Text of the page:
In December 2012, a California appellate court supported the use of a therapy dog at the trial of a defendant who sexually abused a 10-year old girl. People v. Spence, 212 Cal.App.4th 478, 151 Cal.Rptr.3d 374.
In the handful of court rulings regarding the use of facility dogs, courts have held that there is no prejudice in allowing a facility dog to accompany a child to court or even sit with the child while he or she testifies. The key to court support appears to be ensuring that the trial court judge instructs the jury to disregard the dog’s presence and not allow themselves to feel increased sympathy for the victim because of the dog.
In Summit County, the judges have reacted favorably to our facility dog program thus far. We anticipate adding Ohio to the growing number of states that support the use of facility dogs in the courtroom.
Canine Companions for Independence provided us with our facility dog Avery free of charge in mid-August. Since joining our staff, Avery has met with several child victims. All of the children say how much better they feel when Avery puts his head on their laps or curls up on an oversized chair with them.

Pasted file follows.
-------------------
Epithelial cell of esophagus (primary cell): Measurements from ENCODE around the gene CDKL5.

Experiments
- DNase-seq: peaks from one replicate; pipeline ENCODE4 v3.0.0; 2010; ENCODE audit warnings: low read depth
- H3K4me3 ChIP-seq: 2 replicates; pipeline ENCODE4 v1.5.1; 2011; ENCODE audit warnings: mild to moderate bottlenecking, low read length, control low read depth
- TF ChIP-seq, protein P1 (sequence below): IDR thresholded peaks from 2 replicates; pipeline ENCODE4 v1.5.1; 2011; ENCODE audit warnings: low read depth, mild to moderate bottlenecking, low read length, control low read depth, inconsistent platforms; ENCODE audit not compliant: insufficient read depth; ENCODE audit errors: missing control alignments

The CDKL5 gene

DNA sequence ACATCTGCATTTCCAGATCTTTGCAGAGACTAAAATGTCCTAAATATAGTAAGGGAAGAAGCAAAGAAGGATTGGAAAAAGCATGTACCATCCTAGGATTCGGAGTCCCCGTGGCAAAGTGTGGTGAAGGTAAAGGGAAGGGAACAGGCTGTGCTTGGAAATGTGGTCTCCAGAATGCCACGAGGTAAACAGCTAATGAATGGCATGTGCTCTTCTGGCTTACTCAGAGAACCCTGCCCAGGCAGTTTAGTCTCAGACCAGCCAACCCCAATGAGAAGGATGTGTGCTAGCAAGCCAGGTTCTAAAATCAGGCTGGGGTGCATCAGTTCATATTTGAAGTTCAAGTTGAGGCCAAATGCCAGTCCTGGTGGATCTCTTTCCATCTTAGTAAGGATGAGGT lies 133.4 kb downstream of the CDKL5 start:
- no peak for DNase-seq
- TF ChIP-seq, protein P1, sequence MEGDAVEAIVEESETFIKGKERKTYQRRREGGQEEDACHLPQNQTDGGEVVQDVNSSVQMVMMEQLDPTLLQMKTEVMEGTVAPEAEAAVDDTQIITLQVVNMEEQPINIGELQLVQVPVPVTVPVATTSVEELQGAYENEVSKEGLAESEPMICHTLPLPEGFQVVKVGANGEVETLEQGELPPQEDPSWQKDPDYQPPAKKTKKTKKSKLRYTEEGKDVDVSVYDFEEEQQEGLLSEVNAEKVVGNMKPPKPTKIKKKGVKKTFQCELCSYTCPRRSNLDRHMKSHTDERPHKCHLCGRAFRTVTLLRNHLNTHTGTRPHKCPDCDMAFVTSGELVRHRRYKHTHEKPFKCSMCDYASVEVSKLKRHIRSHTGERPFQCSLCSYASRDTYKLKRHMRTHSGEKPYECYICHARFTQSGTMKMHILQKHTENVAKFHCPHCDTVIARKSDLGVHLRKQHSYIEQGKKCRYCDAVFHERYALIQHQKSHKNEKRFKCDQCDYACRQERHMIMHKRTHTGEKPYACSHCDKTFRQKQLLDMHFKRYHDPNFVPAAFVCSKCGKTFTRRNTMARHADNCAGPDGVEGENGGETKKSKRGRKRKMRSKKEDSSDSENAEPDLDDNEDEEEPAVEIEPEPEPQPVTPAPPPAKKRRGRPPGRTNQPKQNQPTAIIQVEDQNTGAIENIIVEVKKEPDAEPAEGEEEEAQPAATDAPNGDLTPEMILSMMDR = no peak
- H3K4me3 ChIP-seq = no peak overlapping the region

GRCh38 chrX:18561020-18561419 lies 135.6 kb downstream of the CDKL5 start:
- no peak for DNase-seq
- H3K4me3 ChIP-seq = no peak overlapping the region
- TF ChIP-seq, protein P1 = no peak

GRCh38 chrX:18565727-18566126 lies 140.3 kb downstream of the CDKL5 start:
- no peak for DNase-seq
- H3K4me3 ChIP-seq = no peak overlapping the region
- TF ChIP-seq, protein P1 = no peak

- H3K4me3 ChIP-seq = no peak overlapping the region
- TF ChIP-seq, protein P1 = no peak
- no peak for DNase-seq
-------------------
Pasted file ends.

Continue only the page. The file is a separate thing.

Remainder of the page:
We recently had a case set for trial against a defendant accused of violently raping two young girls. The girls, now seven and 10, are terrified of this man. They were somber and scared as they sat in our reception area prior to their first meeting with the prosecutors assigned to the case. The prosecutors brought Avery into the reception area to see the girls, who were immediately excited to meet the dog they had seen on the news.
The girls played with Avery while the prosecutors discussed the case with their guardian. The prosecutors believe that the girls warmed up quickly because of Avery. At that meeting and every meeting thereafter, the girls always asked if Avery would be able to sit with them while they faced their rapist. Although they were visibly distraught with the mere idea of sitting in the same room as that man, they seemed calmer knowing Avery would be with them.